MC: The struggles and adversities I faced growing up shaped me into what I am today. I did not come from a privileged home so we did not have many opportunities. My mother didn’t have an education or speak English well, and could not afford to put us in sports, activities or enrichment programs. I remember feeling inferior to all the kids in my class because they were all doing these great things. This experience has inspired me to become an ambitious and transformational person. I want my kids and other kids in the community to grow up in a happy and enriching environment filled with hopes and opportunities. I am now on this platform where I can learn more about the opportunities available and find ways to make them accessible to all families. In my role it happens in different ways; by advocating for all students to quality education, thinking creatively for ways to close the achievement gap for Latinx students, English learners and socio-economically disadvantaged, by helping families obtain scholarships for summer camps and after-school programs, coordinating translators at educational events and parent-teacher conferences, looking for resources for extracurricular activities and homework support, by encouraging parents of English-learners to not be afraid to advocate for their children and ask questions, reach out to teachers, get involved in the classrooms, committees and eventually influence policy-making, planning cultural events and activities to bring cultural awareness and build community, and to create an environment where all families feel welcome and inclusive.
CA: Have you had mentors or guides that you have looked up to as you have come into your current role or industry? How have they impacted your outlook on leadership?
MC: As I first started, it was very intimidating as you can imagine being not only a young woman but also a minority in a predominantly white, older community. I had no idea what it was going to be like. Luckily, I was able to get set up with a former board member who offered me advice and guidance on how boards operate. However, there was still an element missing. I needed guidance from someone I could relate to on a deeper level. That’s when I realized it was time to reach out to and reconnect with the San Rafael community I grew up in because that’s where there is an abundance of Latinx leadership. I began attending networking events at the Hispanic Business Chamber and the Marin Latino Leaders. I attended one particular event featuring another Hispanic board member in Marin, Maika Llorens-Gulati, from San Rafael City Schools. Meeting her and learning of all the great things she is doing in her district has definitely been very inspiring for me. She is involved with the students and attends many of the school and community events to show support. She is a role model and an example of great leadership for creating the change we want to see.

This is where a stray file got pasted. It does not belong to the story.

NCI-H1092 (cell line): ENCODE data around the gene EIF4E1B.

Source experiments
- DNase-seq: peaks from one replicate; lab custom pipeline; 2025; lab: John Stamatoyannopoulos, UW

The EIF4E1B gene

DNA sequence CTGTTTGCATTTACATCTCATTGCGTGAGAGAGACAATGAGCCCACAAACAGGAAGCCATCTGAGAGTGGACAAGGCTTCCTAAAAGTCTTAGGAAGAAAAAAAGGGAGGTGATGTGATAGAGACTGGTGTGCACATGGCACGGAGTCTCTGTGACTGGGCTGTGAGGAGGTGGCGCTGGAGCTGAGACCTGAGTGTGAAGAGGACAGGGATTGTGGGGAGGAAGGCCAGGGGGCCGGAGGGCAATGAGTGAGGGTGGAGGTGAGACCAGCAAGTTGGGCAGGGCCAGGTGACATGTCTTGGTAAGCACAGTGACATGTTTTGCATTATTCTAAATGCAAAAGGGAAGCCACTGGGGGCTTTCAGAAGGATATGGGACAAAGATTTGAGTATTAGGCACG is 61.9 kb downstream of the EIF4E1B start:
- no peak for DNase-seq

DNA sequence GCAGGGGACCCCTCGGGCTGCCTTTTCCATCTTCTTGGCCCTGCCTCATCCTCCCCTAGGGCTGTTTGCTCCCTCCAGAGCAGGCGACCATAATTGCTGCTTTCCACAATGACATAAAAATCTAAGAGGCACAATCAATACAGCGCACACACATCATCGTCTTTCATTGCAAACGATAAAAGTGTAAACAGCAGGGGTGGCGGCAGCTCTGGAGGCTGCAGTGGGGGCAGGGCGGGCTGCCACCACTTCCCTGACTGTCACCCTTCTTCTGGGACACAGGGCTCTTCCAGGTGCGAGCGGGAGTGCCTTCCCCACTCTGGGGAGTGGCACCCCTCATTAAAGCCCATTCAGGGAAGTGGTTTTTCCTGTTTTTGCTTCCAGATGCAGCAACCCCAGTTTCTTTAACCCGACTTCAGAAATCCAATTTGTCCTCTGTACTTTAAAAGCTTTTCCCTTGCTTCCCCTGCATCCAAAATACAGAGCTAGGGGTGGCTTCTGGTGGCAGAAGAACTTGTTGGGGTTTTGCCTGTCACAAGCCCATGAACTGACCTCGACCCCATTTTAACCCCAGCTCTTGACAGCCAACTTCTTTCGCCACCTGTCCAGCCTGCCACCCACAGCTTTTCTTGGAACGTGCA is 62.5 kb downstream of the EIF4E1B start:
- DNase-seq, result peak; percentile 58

Recently, I have also been inspired by and learning a lot from working with Susan Clark, the Founder and Executive Director of Common Knowledge. She is a brilliant speaker and advocate for community-driven design to create the change we want to see in county governments and communities. She believes in the power of inclusive and diverse conversations to give an equal voice when working together to come up with solutions, and the importance of collaboration across sectors and departments to create effective employee and community engagement programs. Her leadership style and beliefs have greatly impacted my leadership on the board and on the district’s English-Learner Advisory Committee. It has inspired me to want to make sure everyone is at the table when having those discussions, regardless of race or socio-economic status, everyone has the equal right to participate, ask questions, get answers and come up with solutions together.
CA: What legacy would you like to create for other Latinas who may look to follow in your footsteps or use your leadership as an example for their own careers?
MC: To be good at something, you must do it with passion. Get involved because you care about the issue at hand, not for status or recognition. Empower yourself with knowledge, passion, and confidence to create impactful leadership that can help and inspire others. Don’t be afraid to ask all the questions necessary to be well-informed and build your confidence. Break the societal walls that exist in a hierarchy by working together to solve issues and come up with solutions. Don’t hesitate to speak what’s on your mind because we all have diverse perspectives and our own brilliant ideas that others may never have thought of.
CA: How does partnering/working with Canal Alliance to advance our mission fit into the legacy that you want to leave in your field?
MC: By helping establish a mentorship/advisory program to help others wanting to advance in their positions or take higher office, by offering advice and answer any questions. I wish there was something like that for myself when I first started!